We sit down at a restaurant for a few beers, some bruschetta ( pronounced brewsketta not the way you hear it in Australia Brewshetta which I think means something else not that nice). Genelle and I drizzle olive oil over the beautiful tasty local tomatoes on the toasted bread, Andrew has another dish that looks tasty ( can’t recall what it was) and we wash it down with Peroni. We then walk around to the Duomo, a spectacular white and black marble building with golden pictures at the top of the building. This is supposed to be the resting place for the bones of John the Baptist, not sure of the details but we invest in the entry fee and take a tour. The marble floors in the church are exquisite, they are inlaid with different coloured marble for patters, sculpted for pictures and some areas a closed off as I think they are crypts. The decoration and the dome are magnificent. Outside there is a sculpture of Romulus and Remus, I’m unsure what this means as they are associated with the foundation of Rome, not sure how they fit in here. A 50c E toilet break in the Duomo shop is a welcome break, pressure off the bladder helps focus on what we see around us.
It’s a long walk for me oncreaking knees back to the bus, and we arrive just in time for the agreed rendezvous at 5 pm.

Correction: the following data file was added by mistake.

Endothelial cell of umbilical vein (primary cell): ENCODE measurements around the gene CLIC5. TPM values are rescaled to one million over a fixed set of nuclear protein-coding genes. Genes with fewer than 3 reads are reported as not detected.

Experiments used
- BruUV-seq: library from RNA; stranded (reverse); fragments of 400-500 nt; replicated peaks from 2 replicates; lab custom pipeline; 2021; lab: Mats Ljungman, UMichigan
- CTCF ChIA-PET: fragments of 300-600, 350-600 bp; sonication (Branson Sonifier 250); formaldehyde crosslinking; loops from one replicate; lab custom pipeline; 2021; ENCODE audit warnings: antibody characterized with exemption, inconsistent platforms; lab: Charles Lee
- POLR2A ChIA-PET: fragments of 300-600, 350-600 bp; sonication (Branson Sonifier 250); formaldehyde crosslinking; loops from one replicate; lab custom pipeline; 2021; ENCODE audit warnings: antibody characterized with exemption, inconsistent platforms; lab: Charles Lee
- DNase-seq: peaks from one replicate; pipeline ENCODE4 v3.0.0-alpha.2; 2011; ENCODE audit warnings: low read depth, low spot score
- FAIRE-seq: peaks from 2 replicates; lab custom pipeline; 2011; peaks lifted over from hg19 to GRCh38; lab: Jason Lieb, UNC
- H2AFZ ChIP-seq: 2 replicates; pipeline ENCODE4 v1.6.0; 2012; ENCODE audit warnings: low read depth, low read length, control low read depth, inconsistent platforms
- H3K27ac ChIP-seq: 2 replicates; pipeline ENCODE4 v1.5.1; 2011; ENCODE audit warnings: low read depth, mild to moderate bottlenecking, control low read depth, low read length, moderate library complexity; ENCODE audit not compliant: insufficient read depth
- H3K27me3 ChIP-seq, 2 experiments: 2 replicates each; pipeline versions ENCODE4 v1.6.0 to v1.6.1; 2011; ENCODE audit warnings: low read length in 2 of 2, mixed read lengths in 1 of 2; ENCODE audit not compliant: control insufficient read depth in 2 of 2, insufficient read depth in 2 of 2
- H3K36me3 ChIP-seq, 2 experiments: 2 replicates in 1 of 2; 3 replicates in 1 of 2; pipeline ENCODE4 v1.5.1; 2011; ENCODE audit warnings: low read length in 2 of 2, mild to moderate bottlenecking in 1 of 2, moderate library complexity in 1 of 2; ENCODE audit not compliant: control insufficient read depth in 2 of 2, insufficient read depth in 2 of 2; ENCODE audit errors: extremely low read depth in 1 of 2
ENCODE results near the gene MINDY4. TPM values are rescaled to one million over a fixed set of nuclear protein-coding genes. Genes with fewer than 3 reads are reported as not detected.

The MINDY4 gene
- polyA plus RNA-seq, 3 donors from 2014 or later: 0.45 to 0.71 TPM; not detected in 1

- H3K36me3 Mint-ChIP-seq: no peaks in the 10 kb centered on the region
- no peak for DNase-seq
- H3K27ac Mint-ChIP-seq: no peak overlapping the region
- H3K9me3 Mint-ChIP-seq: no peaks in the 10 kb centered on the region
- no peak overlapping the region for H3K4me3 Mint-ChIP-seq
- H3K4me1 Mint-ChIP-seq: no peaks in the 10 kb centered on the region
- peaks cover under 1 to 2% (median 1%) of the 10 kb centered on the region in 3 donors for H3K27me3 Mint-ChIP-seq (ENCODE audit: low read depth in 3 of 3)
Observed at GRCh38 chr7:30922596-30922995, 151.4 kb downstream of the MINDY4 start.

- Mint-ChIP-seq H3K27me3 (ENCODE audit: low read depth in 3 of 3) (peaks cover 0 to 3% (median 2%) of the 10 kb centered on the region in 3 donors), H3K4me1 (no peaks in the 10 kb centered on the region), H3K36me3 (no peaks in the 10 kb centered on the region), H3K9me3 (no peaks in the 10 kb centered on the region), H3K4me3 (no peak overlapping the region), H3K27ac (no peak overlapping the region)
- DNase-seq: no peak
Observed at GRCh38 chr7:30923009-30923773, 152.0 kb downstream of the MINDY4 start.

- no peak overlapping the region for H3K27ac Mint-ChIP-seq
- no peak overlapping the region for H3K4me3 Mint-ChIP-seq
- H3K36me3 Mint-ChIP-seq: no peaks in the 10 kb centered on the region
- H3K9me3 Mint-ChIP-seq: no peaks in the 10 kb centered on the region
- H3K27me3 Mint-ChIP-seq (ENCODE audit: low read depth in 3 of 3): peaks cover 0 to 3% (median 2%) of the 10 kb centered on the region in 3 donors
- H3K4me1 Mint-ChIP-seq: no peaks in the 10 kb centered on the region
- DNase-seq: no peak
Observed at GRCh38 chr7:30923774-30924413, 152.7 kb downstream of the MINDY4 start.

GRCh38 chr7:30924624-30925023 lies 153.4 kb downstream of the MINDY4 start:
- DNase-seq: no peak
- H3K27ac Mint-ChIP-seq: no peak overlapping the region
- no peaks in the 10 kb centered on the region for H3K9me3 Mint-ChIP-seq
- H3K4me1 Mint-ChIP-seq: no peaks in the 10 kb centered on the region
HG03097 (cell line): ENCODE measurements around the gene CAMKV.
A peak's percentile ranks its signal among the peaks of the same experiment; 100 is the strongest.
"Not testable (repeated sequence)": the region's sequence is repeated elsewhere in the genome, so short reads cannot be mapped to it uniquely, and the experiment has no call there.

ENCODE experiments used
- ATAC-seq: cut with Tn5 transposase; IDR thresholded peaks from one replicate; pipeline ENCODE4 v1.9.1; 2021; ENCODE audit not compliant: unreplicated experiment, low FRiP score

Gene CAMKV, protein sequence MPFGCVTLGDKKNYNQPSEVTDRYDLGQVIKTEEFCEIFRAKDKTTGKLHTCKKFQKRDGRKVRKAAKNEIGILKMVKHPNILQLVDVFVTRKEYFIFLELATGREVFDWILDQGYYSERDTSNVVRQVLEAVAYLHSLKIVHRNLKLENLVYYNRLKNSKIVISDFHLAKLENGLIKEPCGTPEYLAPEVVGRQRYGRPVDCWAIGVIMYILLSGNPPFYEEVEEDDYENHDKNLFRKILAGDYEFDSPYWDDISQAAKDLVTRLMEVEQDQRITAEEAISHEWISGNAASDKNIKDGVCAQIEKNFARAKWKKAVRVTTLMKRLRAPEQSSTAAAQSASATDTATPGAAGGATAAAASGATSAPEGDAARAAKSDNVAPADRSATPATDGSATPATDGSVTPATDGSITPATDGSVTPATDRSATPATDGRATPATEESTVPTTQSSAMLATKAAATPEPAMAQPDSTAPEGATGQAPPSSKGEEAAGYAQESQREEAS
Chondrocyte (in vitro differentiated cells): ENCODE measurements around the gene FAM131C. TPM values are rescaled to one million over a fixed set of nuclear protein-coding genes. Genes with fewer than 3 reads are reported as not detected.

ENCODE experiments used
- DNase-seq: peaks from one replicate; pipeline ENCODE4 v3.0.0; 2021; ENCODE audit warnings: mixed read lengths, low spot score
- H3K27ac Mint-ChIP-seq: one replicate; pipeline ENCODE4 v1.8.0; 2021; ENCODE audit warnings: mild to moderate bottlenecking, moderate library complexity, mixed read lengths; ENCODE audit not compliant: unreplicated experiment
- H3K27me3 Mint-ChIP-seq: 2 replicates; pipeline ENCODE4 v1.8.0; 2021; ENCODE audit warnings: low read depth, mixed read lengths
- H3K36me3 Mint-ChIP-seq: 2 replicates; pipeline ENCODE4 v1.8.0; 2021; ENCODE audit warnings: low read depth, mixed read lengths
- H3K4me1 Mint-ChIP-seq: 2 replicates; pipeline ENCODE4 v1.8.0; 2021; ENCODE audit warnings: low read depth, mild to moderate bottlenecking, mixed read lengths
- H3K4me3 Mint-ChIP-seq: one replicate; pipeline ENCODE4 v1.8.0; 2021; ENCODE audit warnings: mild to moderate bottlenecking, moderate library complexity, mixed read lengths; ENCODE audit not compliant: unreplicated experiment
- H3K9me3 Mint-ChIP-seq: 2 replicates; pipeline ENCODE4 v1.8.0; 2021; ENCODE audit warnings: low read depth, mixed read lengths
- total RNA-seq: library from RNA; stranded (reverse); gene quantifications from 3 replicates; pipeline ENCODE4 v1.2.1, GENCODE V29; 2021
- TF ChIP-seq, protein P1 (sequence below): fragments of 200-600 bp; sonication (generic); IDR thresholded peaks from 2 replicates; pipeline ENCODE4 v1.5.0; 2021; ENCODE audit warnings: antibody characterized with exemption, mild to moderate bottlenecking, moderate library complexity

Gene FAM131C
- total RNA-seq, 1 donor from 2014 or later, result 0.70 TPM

And hour and a half drive has us back in Cortona, a bit weary but wondering where John and Sonya have us organised for tonight’s dinner. A short break for a shower, then drinks at Maladetti’s where we meet most evenings for a drink and then we are ushered down Via Guelfa to Preludia Ristorante( hope I got that right).
The plates on the table immediately impress us, they are Versace ( we find out later are 350 Euros each), and then the food impresses us more. It is serious food, presented beautifully, the waiter really knows his stuff and we are left full, and thinking of the delicious flavours that have just been presented to us. Some new challenges have been met, Jane has venison, the first time she has eaten deer, and when being accused of eating “Bambi”, we are hit with the response of Sai la vie (sic) which our linguistic expert interprets as ” get stuffed you peasants”. We aren’t offended, as it’s time to focus on dessert and the dessert wine. Bellissimo, an absolute treat tonight and a great choice for dinner, it’s not a competition but as atop end meal it’s going to be hard to beat.
Tomorrow it’s a late breakfast, a rest and recuperation day for some and walking for others. I reckon the trip to Florence is not happening.
Not much in the way of sarcasm, innuendo or wit that wounds that I can offer today. Painful knees and painkillers cloud the mind and numb the gene that controls this part of my brain. The knee replacement planned for early next year is now something that I’m forced to now confront as a no option option.
Ciao from Cortona